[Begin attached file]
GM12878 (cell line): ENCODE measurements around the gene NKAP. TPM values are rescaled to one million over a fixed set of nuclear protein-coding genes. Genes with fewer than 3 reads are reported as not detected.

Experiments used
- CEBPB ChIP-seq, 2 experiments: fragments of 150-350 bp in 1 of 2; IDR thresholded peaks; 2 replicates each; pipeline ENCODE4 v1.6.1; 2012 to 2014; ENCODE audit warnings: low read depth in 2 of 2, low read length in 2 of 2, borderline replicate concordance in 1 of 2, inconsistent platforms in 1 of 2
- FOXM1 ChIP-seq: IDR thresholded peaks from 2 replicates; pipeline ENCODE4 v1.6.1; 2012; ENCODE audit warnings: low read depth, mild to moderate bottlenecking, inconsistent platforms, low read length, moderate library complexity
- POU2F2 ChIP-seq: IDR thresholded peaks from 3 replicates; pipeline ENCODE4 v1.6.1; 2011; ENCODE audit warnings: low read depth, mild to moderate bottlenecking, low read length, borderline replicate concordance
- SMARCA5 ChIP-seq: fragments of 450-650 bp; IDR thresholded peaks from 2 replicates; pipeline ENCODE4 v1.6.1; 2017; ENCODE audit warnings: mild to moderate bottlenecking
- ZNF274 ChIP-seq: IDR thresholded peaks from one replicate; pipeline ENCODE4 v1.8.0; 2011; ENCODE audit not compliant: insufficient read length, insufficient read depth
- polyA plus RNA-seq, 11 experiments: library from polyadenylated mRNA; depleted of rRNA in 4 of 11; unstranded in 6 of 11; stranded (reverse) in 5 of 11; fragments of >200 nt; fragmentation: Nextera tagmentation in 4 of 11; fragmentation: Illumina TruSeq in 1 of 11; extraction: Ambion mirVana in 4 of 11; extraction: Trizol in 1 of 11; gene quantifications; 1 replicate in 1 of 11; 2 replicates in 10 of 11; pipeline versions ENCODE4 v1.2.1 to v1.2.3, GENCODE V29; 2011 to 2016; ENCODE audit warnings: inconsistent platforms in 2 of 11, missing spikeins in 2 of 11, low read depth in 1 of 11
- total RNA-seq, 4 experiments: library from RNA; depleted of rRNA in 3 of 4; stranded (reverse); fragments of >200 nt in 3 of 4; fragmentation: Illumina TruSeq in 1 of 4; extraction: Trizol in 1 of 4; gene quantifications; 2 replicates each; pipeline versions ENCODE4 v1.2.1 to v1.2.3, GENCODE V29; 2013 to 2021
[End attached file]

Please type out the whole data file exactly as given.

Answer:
GM12878 (cell line): ENCODE measurements around the gene NKAP. TPM values are rescaled to one million over a fixed set of nuclear protein-coding genes. Genes with fewer than 3 reads are reported as not detected.

Experiments used
- CEBPB ChIP-seq, 2 experiments: fragments of 150-350 bp in 1 of 2; IDR thresholded peaks; 2 replicates each; pipeline ENCODE4 v1.6.1; 2012 to 2014; ENCODE audit warnings: low read depth in 2 of 2, low read length in 2 of 2, borderline replicate concordance in 1 of 2, inconsistent platforms in 1 of 2
- FOXM1 ChIP-seq: IDR thresholded peaks from 2 replicates; pipeline ENCODE4 v1.6.1; 2012; ENCODE audit warnings: low read depth, mild to moderate bottlenecking, inconsistent platforms, low read length, moderate library complexity
- POU2F2 ChIP-seq: IDR thresholded peaks from 3 replicates; pipeline ENCODE4 v1.6.1; 2011; ENCODE audit warnings: low read depth, mild to moderate bottlenecking, low read length, borderline replicate concordance
- SMARCA5 ChIP-seq: fragments of 450-650 bp; IDR thresholded peaks from 2 replicates; pipeline ENCODE4 v1.6.1; 2017; ENCODE audit warnings: mild to moderate bottlenecking
- ZNF274 ChIP-seq: IDR thresholded peaks from one replicate; pipeline ENCODE4 v1.8.0; 2011; ENCODE audit not compliant: insufficient read length, insufficient read depth
- polyA plus RNA-seq, 11 experiments: library from polyadenylated mRNA; depleted of rRNA in 4 of 11; unstranded in 6 of 11; stranded (reverse) in 5 of 11; fragments of >200 nt; fragmentation: Nextera tagmentation in 4 of 11; fragmentation: Illumina TruSeq in 1 of 11; extraction: Ambion mirVana in 4 of 11; extraction: Trizol in 1 of 11; gene quantifications; 1 replicate in 1 of 11; 2 replicates in 10 of 11; pipeline versions ENCODE4 v1.2.1 to v1.2.3, GENCODE V29; 2011 to 2016; ENCODE audit warnings: inconsistent platforms in 2 of 11, missing spikeins in 2 of 11, low read depth in 1 of 11
- total RNA-seq, 4 experiments: library from RNA; depleted of rRNA in 3 of 4; stranded (reverse); fragments of >200 nt in 3 of 4; fragmentation: Illumina TruSeq in 1 of 4; extraction: Trizol in 1 of 4; gene quantifications; 2 replicates each; pipeline versions ENCODE4 v1.2.1 to v1.2.3, GENCODE V29; 2013 to 2021